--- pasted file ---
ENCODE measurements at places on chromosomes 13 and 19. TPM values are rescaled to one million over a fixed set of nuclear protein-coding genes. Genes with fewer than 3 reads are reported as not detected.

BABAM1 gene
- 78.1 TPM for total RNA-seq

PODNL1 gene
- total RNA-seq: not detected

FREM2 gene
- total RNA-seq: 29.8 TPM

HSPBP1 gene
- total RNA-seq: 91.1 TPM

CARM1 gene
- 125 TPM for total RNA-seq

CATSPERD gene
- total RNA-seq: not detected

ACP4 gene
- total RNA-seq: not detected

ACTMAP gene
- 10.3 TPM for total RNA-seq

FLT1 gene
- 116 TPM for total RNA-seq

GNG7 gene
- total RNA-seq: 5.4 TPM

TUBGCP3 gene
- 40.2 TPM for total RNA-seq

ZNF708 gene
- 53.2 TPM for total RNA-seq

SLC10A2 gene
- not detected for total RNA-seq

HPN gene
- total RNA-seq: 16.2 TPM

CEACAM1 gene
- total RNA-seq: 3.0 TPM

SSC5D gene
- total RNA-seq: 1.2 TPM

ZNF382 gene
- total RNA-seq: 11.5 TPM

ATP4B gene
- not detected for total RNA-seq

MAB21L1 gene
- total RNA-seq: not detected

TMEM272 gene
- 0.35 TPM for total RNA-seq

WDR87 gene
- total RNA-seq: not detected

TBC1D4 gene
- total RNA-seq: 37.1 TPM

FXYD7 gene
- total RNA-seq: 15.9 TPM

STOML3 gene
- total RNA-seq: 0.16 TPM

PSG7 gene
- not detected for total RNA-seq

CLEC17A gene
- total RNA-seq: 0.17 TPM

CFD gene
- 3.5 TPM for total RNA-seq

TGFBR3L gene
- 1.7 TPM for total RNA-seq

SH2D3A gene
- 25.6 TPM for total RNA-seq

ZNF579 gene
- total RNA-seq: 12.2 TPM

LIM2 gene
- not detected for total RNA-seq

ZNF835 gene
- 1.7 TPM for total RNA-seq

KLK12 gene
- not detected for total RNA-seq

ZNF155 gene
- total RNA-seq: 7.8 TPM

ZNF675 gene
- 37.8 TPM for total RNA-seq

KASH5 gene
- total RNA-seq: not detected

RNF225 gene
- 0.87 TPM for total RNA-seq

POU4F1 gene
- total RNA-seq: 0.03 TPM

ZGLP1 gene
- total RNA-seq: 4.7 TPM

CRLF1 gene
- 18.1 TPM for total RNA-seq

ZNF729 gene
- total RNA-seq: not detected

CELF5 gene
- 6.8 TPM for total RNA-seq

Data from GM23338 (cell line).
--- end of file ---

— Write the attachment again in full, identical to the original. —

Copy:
ENCODE measurements at places on chromosomes 13 and 19. TPM values are rescaled to one million over a fixed set of nuclear protein-coding genes. Genes with fewer than 3 reads are reported as not detected.

BABAM1 gene
- 78.1 TPM for total RNA-seq

PODNL1 gene
- total RNA-seq: not detected

FREM2 gene
- total RNA-seq: 29.8 TPM

HSPBP1 gene
- total RNA-seq: 91.1 TPM

CARM1 gene
- 125 TPM for total RNA-seq

CATSPERD gene
- total RNA-seq: not detected

ACP4 gene
- total RNA-seq: not detected

ACTMAP gene
- 10.3 TPM for total RNA-seq

FLT1 gene
- 116 TPM for total RNA-seq

GNG7 gene
- total RNA-seq: 5.4 TPM

TUBGCP3 gene
- 40.2 TPM for total RNA-seq

ZNF708 gene
- 53.2 TPM for total RNA-seq

SLC10A2 gene
- not detected for total RNA-seq

HPN gene
- total RNA-seq: 16.2 TPM

CEACAM1 gene
- total RNA-seq: 3.0 TPM

SSC5D gene
- total RNA-seq: 1.2 TPM

ZNF382 gene
- total RNA-seq: 11.5 TPM

ATP4B gene
- not detected for total RNA-seq

MAB21L1 gene
- total RNA-seq: not detected

TMEM272 gene
- 0.35 TPM for total RNA-seq

WDR87 gene
- total RNA-seq: not detected

TBC1D4 gene
- total RNA-seq: 37.1 TPM

FXYD7 gene
- total RNA-seq: 15.9 TPM

STOML3 gene
- total RNA-seq: 0.16 TPM

PSG7 gene
- not detected for total RNA-seq

CLEC17A gene
- total RNA-seq: 0.17 TPM

CFD gene
- 3.5 TPM for total RNA-seq

TGFBR3L gene
- 1.7 TPM for total RNA-seq

SH2D3A gene
- 25.6 TPM for total RNA-seq

ZNF579 gene
- total RNA-seq: 12.2 TPM

LIM2 gene
- not detected for total RNA-seq

ZNF835 gene
- 1.7 TPM for total RNA-seq

KLK12 gene
- not detected for total RNA-seq

ZNF155 gene
- total RNA-seq: 7.8 TPM

ZNF675 gene
- 37.8 TPM for total RNA-seq

KASH5 gene
- total RNA-seq: not detected

RNF225 gene
- 0.87 TPM for total RNA-seq

POU4F1 gene
- total RNA-seq: 0.03 TPM

ZGLP1 gene
- total RNA-seq: 4.7 TPM

CRLF1 gene
- 18.1 TPM for total RNA-seq

ZNF729 gene
- total RNA-seq: not detected

CELF5 gene
- 6.8 TPM for total RNA-seq

Data from GM23338 (cell line).